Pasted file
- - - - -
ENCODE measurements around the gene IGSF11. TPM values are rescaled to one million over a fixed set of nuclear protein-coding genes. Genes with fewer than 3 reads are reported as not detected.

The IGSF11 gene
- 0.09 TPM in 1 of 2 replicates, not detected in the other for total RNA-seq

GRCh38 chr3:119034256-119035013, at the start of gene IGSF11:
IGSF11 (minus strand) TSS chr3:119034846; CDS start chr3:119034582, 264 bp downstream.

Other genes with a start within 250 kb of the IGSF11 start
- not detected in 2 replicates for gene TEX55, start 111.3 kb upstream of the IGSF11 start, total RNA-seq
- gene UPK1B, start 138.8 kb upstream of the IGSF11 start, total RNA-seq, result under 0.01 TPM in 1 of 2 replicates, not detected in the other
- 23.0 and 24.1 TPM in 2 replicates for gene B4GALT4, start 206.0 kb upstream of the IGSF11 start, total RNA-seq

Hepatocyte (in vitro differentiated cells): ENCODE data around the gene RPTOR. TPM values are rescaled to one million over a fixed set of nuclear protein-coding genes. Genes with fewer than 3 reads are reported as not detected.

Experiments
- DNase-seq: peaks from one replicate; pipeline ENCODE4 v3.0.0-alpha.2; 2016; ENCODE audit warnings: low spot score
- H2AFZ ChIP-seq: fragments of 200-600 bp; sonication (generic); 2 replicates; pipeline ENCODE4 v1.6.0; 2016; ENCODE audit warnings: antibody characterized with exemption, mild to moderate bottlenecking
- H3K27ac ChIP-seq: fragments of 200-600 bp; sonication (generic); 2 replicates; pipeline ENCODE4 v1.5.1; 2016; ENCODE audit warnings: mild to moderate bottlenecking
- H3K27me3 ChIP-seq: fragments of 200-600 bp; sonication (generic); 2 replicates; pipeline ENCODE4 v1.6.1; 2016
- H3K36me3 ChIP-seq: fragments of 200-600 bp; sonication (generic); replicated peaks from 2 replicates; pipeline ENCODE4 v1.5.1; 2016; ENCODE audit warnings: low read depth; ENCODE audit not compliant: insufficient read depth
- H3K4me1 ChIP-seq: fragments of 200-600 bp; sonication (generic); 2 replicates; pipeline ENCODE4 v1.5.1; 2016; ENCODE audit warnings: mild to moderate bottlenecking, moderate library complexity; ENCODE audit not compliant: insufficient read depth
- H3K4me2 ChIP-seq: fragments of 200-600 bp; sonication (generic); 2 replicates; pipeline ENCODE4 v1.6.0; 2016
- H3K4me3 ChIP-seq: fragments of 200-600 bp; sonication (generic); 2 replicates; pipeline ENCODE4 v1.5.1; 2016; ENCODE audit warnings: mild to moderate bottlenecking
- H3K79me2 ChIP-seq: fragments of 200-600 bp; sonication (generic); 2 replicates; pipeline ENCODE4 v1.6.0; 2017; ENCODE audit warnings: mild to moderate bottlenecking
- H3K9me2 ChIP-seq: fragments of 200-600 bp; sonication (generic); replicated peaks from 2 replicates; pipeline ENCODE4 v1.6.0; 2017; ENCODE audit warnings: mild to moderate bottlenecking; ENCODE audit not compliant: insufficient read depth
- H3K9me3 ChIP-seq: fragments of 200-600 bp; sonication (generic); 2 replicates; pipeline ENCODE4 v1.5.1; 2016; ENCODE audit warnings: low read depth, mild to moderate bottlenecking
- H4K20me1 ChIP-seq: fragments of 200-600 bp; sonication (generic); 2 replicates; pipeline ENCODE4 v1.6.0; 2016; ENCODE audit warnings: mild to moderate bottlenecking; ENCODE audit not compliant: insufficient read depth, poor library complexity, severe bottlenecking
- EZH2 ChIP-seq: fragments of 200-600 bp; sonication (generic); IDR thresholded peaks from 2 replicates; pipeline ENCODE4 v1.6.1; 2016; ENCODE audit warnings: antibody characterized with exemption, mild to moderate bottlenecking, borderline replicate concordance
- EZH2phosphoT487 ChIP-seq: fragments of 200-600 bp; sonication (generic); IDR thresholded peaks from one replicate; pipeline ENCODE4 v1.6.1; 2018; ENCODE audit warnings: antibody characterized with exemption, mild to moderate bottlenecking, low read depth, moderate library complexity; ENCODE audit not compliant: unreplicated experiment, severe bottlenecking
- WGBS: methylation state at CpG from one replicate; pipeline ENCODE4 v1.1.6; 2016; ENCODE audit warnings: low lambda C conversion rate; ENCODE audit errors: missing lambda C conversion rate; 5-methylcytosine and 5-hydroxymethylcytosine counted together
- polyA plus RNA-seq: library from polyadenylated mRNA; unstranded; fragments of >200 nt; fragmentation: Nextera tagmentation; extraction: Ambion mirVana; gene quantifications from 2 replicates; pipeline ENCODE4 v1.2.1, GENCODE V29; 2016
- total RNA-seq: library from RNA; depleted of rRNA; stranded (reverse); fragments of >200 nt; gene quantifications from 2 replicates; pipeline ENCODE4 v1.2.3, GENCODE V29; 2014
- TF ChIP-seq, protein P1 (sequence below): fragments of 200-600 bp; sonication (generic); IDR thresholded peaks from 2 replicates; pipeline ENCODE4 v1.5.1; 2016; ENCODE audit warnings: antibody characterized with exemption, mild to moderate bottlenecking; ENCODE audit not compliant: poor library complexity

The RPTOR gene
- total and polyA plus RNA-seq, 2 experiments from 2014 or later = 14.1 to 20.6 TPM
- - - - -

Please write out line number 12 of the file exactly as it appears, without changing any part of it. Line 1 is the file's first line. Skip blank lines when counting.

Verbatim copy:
- DNase-seq: peaks from one replicate; pipeline ENCODE4 v3.0.0-alpha.2; 2016; ENCODE audit warnings: low spot score